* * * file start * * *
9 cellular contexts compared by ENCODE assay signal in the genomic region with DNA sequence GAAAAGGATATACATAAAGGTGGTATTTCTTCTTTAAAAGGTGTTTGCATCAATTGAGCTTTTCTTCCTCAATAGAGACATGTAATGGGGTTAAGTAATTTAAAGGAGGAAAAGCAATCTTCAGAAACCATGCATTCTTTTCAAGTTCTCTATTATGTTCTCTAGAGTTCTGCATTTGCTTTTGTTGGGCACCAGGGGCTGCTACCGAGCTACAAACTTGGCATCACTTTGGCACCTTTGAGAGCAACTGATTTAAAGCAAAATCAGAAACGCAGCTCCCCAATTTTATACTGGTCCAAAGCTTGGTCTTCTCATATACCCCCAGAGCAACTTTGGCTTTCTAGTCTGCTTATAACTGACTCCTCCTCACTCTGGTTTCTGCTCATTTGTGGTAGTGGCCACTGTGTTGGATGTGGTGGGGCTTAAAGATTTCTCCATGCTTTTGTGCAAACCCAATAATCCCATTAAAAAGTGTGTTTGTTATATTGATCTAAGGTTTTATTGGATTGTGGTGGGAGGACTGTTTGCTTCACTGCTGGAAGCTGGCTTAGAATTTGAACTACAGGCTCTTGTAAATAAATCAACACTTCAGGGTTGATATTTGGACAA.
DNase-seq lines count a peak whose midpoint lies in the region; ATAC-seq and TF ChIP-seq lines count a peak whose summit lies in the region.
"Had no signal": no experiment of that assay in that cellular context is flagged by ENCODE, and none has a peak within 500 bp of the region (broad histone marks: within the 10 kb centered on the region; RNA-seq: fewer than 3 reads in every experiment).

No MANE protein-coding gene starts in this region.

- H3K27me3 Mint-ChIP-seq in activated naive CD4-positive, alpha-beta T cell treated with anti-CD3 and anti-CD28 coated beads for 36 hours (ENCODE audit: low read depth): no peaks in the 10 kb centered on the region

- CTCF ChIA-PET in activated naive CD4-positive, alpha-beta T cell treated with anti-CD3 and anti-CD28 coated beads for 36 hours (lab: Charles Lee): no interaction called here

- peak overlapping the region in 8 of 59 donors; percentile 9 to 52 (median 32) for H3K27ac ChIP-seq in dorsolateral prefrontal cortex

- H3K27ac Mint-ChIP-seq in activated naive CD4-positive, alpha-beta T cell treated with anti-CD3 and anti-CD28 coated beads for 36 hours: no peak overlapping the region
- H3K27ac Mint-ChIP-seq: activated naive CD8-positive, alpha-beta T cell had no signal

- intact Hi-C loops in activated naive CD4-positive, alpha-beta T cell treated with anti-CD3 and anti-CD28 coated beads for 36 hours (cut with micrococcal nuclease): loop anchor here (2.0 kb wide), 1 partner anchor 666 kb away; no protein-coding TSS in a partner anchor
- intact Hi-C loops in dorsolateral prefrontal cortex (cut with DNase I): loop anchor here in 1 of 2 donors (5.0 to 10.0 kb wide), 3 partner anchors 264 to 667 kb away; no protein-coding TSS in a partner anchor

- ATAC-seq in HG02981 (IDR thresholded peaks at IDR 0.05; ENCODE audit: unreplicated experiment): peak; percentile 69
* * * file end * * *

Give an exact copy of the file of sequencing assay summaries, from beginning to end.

9 cellular contexts compared by ENCODE assay signal in the genomic region with DNA sequence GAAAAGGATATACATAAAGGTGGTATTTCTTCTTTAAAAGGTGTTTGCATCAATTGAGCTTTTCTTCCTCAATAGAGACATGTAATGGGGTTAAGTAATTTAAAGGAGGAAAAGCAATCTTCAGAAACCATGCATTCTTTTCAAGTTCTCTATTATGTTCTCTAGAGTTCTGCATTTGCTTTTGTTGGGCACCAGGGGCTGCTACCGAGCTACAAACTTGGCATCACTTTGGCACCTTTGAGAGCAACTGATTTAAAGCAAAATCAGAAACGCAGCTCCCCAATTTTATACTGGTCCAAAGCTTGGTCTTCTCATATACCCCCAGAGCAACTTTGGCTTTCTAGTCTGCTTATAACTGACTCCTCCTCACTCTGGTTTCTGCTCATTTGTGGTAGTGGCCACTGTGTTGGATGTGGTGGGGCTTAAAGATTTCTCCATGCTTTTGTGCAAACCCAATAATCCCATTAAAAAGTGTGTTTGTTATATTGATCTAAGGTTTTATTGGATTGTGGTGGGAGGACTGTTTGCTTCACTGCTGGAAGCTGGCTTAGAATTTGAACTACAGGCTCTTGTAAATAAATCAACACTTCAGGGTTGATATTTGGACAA.
DNase-seq lines count a peak whose midpoint lies in the region; ATAC-seq and TF ChIP-seq lines count a peak whose summit lies in the region.
"Had no signal": no experiment of that assay in that cellular context is flagged by ENCODE, and none has a peak within 500 bp of the region (broad histone marks: within the 10 kb centered on the region; RNA-seq: fewer than 3 reads in every experiment).

No MANE protein-coding gene starts in this region.

- H3K27me3 Mint-ChIP-seq in activated naive CD4-positive, alpha-beta T cell treated with anti-CD3 and anti-CD28 coated beads for 36 hours (ENCODE audit: low read depth): no peaks in the 10 kb centered on the region

- CTCF ChIA-PET in activated naive CD4-positive, alpha-beta T cell treated with anti-CD3 and anti-CD28 coated beads for 36 hours (lab: Charles Lee): no interaction called here

- peak overlapping the region in 8 of 59 donors; percentile 9 to 52 (median 32) for H3K27ac ChIP-seq in dorsolateral prefrontal cortex

- H3K27ac Mint-ChIP-seq in activated naive CD4-positive, alpha-beta T cell treated with anti-CD3 and anti-CD28 coated beads for 36 hours: no peak overlapping the region
- H3K27ac Mint-ChIP-seq: activated naive CD8-positive, alpha-beta T cell had no signal

- intact Hi-C loops in activated naive CD4-positive, alpha-beta T cell treated with anti-CD3 and anti-CD28 coated beads for 36 hours (cut with micrococcal nuclease): loop anchor here (2.0 kb wide), 1 partner anchor 666 kb away; no protein-coding TSS in a partner anchor
- intact Hi-C loops in dorsolateral prefrontal cortex (cut with DNase I): loop anchor here in 1 of 2 donors (5.0 to 10.0 kb wide), 3 partner anchors 264 to 667 kb away; no protein-coding TSS in a partner anchor

- ATAC-seq in HG02981 (IDR thresholded peaks at IDR 0.05; ENCODE audit: unreplicated experiment): peak; percentile 69